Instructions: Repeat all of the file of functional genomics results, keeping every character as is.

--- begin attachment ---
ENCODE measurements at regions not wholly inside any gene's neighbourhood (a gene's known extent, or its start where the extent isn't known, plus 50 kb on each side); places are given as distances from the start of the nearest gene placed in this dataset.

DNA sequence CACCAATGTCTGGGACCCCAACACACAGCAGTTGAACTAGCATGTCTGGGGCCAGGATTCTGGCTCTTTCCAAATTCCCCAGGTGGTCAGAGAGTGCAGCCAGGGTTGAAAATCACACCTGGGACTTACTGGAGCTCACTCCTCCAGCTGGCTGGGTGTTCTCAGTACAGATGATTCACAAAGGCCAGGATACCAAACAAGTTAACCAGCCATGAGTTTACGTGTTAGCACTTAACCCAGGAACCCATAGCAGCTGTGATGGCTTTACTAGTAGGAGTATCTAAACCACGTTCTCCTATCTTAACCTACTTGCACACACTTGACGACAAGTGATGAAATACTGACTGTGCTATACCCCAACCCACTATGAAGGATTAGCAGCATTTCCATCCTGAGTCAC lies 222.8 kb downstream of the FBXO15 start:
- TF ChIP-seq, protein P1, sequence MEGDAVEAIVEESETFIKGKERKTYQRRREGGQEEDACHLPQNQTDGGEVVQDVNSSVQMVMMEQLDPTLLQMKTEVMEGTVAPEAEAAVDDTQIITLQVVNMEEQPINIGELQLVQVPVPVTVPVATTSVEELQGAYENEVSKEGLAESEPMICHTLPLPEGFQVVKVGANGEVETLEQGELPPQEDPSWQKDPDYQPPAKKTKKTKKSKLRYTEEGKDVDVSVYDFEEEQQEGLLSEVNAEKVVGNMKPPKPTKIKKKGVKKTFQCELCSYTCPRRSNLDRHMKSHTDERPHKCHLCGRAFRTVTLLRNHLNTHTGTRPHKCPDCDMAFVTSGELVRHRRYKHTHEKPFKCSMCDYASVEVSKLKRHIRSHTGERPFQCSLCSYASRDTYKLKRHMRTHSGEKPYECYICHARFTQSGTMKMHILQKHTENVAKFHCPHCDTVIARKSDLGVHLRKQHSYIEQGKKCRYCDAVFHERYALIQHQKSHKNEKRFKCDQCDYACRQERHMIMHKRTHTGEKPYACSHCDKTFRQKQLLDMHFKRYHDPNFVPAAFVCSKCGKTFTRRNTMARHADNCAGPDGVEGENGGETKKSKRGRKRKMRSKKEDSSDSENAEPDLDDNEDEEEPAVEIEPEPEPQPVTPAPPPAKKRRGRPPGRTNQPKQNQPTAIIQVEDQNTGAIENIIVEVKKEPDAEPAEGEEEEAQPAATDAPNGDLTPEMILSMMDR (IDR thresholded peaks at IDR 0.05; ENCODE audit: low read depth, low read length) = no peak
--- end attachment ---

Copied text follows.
ENCODE measurements at regions not wholly inside any gene's neighbourhood (a gene's known extent, or its start where the extent isn't known, plus 50 kb on each side); places are given as distances from the start of the nearest gene placed in this dataset.

DNA sequence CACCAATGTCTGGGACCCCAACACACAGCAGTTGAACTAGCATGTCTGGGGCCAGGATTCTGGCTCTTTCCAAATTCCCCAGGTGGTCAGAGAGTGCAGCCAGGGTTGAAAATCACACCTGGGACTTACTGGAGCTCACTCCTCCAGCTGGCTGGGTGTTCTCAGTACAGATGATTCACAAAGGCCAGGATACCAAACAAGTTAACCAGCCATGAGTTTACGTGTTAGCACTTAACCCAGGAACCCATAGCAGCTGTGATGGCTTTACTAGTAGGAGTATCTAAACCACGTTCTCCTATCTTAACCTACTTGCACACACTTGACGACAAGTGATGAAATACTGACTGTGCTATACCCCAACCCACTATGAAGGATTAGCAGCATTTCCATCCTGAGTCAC lies 222.8 kb downstream of the FBXO15 start:
- TF ChIP-seq, protein P1, sequence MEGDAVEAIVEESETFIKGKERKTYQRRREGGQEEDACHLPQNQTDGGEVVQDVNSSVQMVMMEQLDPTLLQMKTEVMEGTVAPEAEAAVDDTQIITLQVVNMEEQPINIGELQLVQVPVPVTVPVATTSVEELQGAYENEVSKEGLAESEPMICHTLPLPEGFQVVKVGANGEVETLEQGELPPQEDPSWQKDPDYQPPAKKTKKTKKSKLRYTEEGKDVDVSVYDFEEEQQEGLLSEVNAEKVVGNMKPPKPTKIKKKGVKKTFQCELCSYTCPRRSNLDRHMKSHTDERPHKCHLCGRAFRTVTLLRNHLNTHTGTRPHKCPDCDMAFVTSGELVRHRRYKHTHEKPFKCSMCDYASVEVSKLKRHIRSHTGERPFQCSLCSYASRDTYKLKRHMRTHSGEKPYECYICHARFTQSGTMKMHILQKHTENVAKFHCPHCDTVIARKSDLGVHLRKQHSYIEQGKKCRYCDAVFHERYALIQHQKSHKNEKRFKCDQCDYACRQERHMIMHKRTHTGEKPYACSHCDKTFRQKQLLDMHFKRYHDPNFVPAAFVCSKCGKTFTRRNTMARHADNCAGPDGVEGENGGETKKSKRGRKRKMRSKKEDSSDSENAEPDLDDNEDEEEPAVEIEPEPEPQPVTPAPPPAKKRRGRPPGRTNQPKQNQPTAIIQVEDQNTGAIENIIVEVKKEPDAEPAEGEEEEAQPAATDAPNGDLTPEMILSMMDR (IDR thresholded peaks at IDR 0.05; ENCODE audit: low read depth, low read length) = no peak